A luxe look for e-commerce from Yoox
FORTUNE — Luxury fashion designer Brunello Cucinelli can’t imagine buying one of his $3,800 cashmere coats on the Internet. The 60-year-old Italian, who doesn’t have a computer in his office, is adamant that his flowing, supple garments are better represented in person rather than by pixels. For many years he worried that the luster of his 36-year-old brand and business would be lost if he engaged in online sales.
“The Internet was not developed for luxury products,” Cucinelli says. “We should be brave enough not to exaggerate online. I don’t want the soul of my company to be taken away.”
For luxury designers like Cucinelli, practically everything about online shopping rubs them — and their high-touch fashion sense — the wrong way. Innovations such as one-click shopping may make everyday purchases more convenient, but luxury brands know that an indulgent shopping experience is precisely what persuades their well-heeled customers to spend thousands on handcrafted products. Indeed, it is part of what is purchased. The Internet may promote accessibility, but the luxury industry is built on exclusivity. Which is why Cucinelli and his peers see Amazon (AMZN) as a risk to their business.
Enter Italy’s Yoox Group, a global Internet retailer that designs and operates online stores for 37 luxury retail brands, including Armani, Alexander McQueen, and Brunello Cucinelli. Yoox handles merchandising, digital production, packaging, and delivery — a turnkey solution for luxury brands still getting their feet wet in the choppy waters of online sales. The public company earns 72% of its revenue — which totaled $605 million in 2013 — from its three websites, which feature and sell products from its high-end vendors, akin to London-based Net-A-Porter.
In the last year, Yoox sent 3 million orders to 1.1 million active customers in 100 countries. The company’s sales are growing on average 37% each year. For good reason: The online luxury market grew from more than $1 billion in 2003 to an estimated $13.5 billion in 2013. The growth is almost entirely in the U.S., with American brands accounting for more than half of all sales. Luxury retailers are coming to terms with the fact that they cannot afford to ignore the Internet forever. Late adopters of e-commerce are searching for a way to stay relevant on the Internet without losing what makes their brands valuable in the first place.
At the center of Yoox’s operations is the company’s affable founder and chief executive, Federico Marchetti, who says he started the company in 1999 because he knew the world of high fashion would eventually collide with e-commerce. Before that could happen, though, Marchetti had to persuade Cucinelli and other fashion executives to trust him with their coveted brands in the online environment.
“I saw that a luxury brand could be as exclusive as it is on the Internet, sometimes even more, as it is on the street,” Marchetti says. “I had to convince the brands that I was going to do the Internet in a beautiful way and not in a cheap way like they looked at it.”
Yoox has less than 1% of Amazon’s revenue, but Marchetti does not consider the world’s largest Internet retailer to be a competitor. Yoox succeeds largely because it caters to a clientele that cringes at the thought of Amazon becoming the primary digital ambassador for their brand. “We are running an industrial-size business that is inherently needing the quality of true craftsmanship,” says Alberto Grignolo, general manager at Yoox. “We want to protect the brand and be relevant to the final customer.”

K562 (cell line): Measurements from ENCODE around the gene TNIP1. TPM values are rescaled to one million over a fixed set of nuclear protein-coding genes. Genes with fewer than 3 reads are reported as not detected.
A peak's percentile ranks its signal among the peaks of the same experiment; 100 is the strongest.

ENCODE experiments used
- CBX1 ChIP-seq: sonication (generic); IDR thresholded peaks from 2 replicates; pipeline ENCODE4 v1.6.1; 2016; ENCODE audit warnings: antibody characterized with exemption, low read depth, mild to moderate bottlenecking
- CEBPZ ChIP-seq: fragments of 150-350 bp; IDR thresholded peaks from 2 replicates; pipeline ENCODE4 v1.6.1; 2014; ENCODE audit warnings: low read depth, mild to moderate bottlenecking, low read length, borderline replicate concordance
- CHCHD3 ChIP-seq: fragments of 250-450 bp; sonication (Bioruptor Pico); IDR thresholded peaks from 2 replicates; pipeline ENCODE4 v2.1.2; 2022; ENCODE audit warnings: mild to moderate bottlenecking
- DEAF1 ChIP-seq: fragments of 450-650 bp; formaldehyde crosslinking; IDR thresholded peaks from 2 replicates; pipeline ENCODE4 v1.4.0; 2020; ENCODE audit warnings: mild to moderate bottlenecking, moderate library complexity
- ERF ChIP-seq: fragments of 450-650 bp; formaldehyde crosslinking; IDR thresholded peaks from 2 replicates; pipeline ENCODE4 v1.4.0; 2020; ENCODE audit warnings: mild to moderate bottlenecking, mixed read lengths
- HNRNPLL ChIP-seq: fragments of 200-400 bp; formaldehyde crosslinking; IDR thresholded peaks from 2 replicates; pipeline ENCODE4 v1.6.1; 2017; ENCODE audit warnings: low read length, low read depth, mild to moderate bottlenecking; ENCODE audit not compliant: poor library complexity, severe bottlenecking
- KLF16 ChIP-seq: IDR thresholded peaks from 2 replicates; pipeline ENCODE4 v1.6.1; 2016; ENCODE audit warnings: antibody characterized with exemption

Attention to detail can be seen at every stage of Yoox’s business. The company trains its 60 photographers using the specific image guidelines for each luxury brand it serves. It doesn’t shy away from complex creative requests either; for one photo shoot, a vendor requested flamenco dancers, rather than fashion models, to showcase a specific clothing line.
Packers at the company’s five logistics centers in Italy, Japan, Hong Kong, China, and the U.S. know exactly at which angle to tie the decorative ribbon around the box for an Alexander Wang dress vs. a Bottega Veneta bag. Soon Yoox will be able to coordinate tailoring appointments for select customers in Europe and the U.S.
Behind the haute façade is an efficient, tech-forward operation. In 2009, Yoox was among the first fashion e-retailer to adopt RFID technology to keep track, in real time, of the 5 million items it holds across its global logistics hubs. As a complement to its wireless tracking system, Yoox spent $40 million to automate its entire order retrieval process. It seems to be working: Last year, the company delivered 99.5% of its orders on time — one every nine seconds — a feat Marchetti says no one expects from an Italian company.
Yoox’s greatest triumph may be specific to the fashion industry in which it operates: predicting trends. The company developed an algorithm that incorporates sales, traffic, and click-through data from its 15 million unique monthly visitors to help buyers predict profitability on a given product for (and through) the season. The algorithm also tells buyers how to price products differently for 26 geographic pricing zones, from Italy to China.
Jeff Bezos, Amazon’s chief executive, has promised that his company will make a “significant” investment in fashion. Can Yoox fend off the retailing giant? Its customers seem to believe so. Brands such as Diesel and Emilio Pucci have extended their contracts with Yoox for at least the next half-decade, allowing it to dig its (high) heels in as Amazon looms.
Marchetti doesn’t seem worried. “Fashion on the Internet was always an oxymoron,” he says, “but I’m an oxymoron kind of guy.”
For more, check out our Q&A with Yoox CEO Federico Marchetti, exclusively on Fortune.com.
This story is from the June 16, 2014 issue of Fortune.